"Homer to the Max" is the thirteenth episode of The Simpsons' tenth season. It originally aired on the Fox network in the United States on February 7, 1999. In the episode, Homer discovers that a new television show, Police Cops, has a hero also named Homer Simpson. He is delighted with the positive attention he receives because of his name, but when the television character is rewritten from a hero to a bumbling idiot, he is mocked and taunted, so he changes his name to "Max Power" to rid himself of the negative attention. Max gains new friends, and is forced into a protest to prevent a forest from being knocked down. In the end, he changes his name back to Homer Simpson.

"Bart the Mother" is the third episode of The Simpsons' tenth season. It originally aired on the Fox network in the United States on September 27, 1998. In the episode, Bart accidentally kills a mother bird with a BB gun, and decides to hatch and take care of the two eggs he found in the bird's nest.

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The Simpsons house fictional street address in Springfield of the Simpson family home

742 Evergreen Terrace is the most commonly used fictional street address in Springfield of the Simpson family home in the animated sitcom, The Simpsons and in the feature film The Simpsons Movie. In the series, the house is owned by Homer and Marge Simpson, who live with their three children Bart, Lisa and Maggie. The street name is a reference to The Evergreen State College in Olympia, Washington, creator Matt Groening's alma mater.

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References

  1. Gimple, Scott M. (December 1, 1999). The Simpsons Forever!: A Complete Guide to Our Favorite Family ...Continued . HarperCollins. ISBN   978-0-06-098763-3.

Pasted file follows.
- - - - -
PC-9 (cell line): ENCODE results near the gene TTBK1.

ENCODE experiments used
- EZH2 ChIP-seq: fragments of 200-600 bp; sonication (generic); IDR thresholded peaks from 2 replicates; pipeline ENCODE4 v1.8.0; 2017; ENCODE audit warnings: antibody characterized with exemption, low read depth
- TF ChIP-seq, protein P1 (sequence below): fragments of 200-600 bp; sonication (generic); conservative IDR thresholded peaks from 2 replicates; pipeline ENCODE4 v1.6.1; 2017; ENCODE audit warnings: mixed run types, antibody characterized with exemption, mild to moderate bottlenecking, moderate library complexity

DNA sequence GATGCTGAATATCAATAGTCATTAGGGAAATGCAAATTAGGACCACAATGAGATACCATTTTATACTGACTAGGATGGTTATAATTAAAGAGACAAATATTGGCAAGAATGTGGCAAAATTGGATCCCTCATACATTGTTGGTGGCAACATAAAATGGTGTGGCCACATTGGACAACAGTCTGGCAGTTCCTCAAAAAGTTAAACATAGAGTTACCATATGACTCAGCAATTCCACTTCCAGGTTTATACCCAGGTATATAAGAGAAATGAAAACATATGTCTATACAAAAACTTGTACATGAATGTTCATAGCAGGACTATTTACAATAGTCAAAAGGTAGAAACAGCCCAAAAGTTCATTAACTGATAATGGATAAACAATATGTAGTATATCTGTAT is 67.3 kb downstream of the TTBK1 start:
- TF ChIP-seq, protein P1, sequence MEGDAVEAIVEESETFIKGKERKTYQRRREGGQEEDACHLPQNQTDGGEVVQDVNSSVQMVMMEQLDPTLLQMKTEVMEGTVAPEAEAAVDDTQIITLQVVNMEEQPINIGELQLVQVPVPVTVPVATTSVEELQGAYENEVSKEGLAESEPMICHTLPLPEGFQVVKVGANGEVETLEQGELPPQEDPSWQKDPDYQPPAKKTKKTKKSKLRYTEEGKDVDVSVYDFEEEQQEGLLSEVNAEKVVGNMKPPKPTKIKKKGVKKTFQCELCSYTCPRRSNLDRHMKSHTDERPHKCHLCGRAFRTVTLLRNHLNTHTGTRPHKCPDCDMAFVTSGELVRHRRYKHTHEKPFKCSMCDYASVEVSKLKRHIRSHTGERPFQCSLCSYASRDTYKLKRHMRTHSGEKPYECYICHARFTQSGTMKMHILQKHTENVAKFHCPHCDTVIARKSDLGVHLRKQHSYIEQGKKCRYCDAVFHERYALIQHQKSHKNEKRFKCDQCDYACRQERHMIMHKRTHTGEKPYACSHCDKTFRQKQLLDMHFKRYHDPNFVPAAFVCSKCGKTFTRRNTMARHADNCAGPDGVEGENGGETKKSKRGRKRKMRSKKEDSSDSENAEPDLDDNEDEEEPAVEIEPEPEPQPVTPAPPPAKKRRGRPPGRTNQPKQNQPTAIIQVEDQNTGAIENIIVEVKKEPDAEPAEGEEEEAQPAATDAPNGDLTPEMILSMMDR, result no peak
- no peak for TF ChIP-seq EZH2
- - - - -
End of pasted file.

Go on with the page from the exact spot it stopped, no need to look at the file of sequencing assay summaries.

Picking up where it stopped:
2. 1 2 Martyn, Warren; Wood, Adrian (2000). "Miracle on Evergreen Terrace". BBC. Retrieved 2007-12-10.
  3. "Miracle on Evergreen Terrace". The Simpsons.com. Retrieved 2007-12-10.
  4. Hauge, Ron (2006). The Simpsons The Complete Ninth Season DVD commentary for the episode "Miracle on Evergreen Terrace" (DVD). 20th Century Fox.
  5. 1 2 Anderson, Bob (2006). The Simpsons The Complete Ninth Season DVD commentary for the episode "Miracle on Evergreen Terrace" (DVD). 20th Century Fox.
  6. 1 2 Groening, Matt (2006). The Simpsons The Complete Ninth Season DVD commentary for the episode "Miracle on Evergreen Terrace" (DVD). 20th Century Fox.
  7. 1 2 Scully, Mike (2006). The Simpsons The Complete Ninth Season DVD commentary for the episode "Miracle on Evergreen Terrace" (DVD). 20th Century Fox.
  8. Associated Press (December 25, 1997). "NBC basks in holiday spirit". Rocky Mountain News. p. 18D.
  9. Martyn, Warren; Adrian Wood (2000). I Can't Believe It's a Bigger and Better Updated Unofficial Simpsons Guide. Virgin Books. MiracleonEvergreenTerrace (section, online version).
  10. Staff (December 16, 2005). "Rent". The Journal . pp. Page 40 (The Simpsons: Christmas Double Pack).
  11. Cunningham, Joel (2003-11-24). "Christmas with the Simpsons". Digitally Obsessed. Retrieved 2011-11-05.
  12. Dougan, Andy (November 12, 2005). "andy dougan's DVDs of the week". Evening Times . pp. Page 20 (Christmas with The Simpsons Double Pack).